But redaction is a different kind of beast in Marie Antoinette’s letters. The sensor scraped the lines using the same ink as the original writing, creating a black tangle of superimposed ink. The two inks did not have sufficient chemical contrast for a CT scan to detect the underlying text. Researchers brainstorm possible techniques that could break through censorship; All but one of the redactions failed to light up.
The prevailing method was X-ray fluorescence spectroscopy, or XRF, which separated the chemical signature of the ink used by the original author and the ink used by the sensor. Preliminary XRF scans showed that both texts were engraved with metallic-bile ink, a common ink made from iron sulfate. “But ferrous sulfate is not pure most of the time,” Dr. Michelin said. “It contains other metallic elements like copper and zinc. With that little difference we can differentiate the ink.”
In some letters, copper was only present in the original ink, so isolating the element on its own would remove the sensor. “So just with the copper map, I can read the text,” Dr. Michelin said.
Other letters proved trickier. With a single elemental smoking gun, the researchers mapped the ratio of certain elements, such as copper-to-iron, to differentiate between the inks and reveal the text. And more characters are still completely enigmatic, as the original and redacting ink were too similar in composition to be different.
The ink scan may also have uncovered the true identity of the Redactor: not Grandfather Klinkostrom, but the Count of Fersen himself. Scans showed that the Count began to use the same ink for writing and reworking after 1791. In one letter, the count redacted a line and added text over it in the same ink to ensure that the line would still be readable, changing the “letter of the letter”. 28th made my happiness” to Miller “The 28th’s letter reached me.” A handwriting expert confirmed that the tweak came from counting itself.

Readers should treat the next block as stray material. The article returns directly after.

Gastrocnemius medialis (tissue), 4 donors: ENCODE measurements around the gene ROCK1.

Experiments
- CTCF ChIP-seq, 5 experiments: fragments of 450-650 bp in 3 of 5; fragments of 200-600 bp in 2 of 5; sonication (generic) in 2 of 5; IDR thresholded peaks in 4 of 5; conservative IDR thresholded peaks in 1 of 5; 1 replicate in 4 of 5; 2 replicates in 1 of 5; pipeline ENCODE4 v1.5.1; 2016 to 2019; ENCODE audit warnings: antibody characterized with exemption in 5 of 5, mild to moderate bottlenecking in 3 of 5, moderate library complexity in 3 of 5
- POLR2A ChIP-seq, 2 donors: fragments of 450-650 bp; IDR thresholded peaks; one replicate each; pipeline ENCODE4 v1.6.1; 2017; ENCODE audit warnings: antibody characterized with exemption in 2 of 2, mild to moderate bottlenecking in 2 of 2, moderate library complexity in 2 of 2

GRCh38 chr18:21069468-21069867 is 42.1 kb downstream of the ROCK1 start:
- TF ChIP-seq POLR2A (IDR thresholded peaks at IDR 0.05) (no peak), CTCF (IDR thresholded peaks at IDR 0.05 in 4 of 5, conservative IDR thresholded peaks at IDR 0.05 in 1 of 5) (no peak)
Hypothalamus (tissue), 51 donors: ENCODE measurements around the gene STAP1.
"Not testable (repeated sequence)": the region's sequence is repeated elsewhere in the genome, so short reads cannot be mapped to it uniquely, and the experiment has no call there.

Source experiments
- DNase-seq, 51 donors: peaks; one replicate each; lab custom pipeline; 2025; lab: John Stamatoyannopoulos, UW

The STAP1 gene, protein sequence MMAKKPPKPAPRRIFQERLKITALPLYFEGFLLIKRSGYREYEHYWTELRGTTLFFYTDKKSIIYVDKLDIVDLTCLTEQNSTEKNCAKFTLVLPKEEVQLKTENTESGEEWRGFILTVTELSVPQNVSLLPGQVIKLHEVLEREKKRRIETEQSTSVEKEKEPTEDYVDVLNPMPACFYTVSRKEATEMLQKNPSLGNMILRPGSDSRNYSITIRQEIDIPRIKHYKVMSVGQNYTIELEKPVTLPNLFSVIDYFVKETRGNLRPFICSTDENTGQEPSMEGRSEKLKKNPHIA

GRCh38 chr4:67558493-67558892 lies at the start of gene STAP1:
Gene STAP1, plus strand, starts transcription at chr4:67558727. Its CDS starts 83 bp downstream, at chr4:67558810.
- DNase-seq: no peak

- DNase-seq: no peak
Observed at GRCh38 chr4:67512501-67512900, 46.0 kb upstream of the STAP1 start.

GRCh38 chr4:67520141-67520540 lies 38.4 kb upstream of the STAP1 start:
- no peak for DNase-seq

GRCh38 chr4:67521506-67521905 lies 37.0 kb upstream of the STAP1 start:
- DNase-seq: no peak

The team eventually overcame the censorship of eight of the 15 total letters, revealing passionate displays of affection between the French queen and the Swedish count: words such as “dear, gentle friend, loved and mad”.
“Very clearly, Marie Antoinette has a very deep affection for von Ferssen, which is one of the pillars of her affection at this stage of her existence,” said Dr. Seth.
But Dr. Seth says that these flows of the moon are not proof of love affair. He compared them to the kiss-face emoji.
“You can use it to say ‘goodbye’ to a friend, and yet someone who doesn’t know about our emoji culture will assume that you must be deeply in love,” she said.
In addition, the count was a busy man.
Dr. Seth said, “At that time also he was having an affair with another woman.”
Before starting the project, Dr. Michelin was not familiar with the rumored relationship between the Count of Fersson and Marie Antoinette. Although he now has more compassion for the disgraced queen, he remains somewhat indifferent to the rumours.
“All the queens and all the kings of France had this love affair,” she said dryly on a Zoom call. “it’s common.”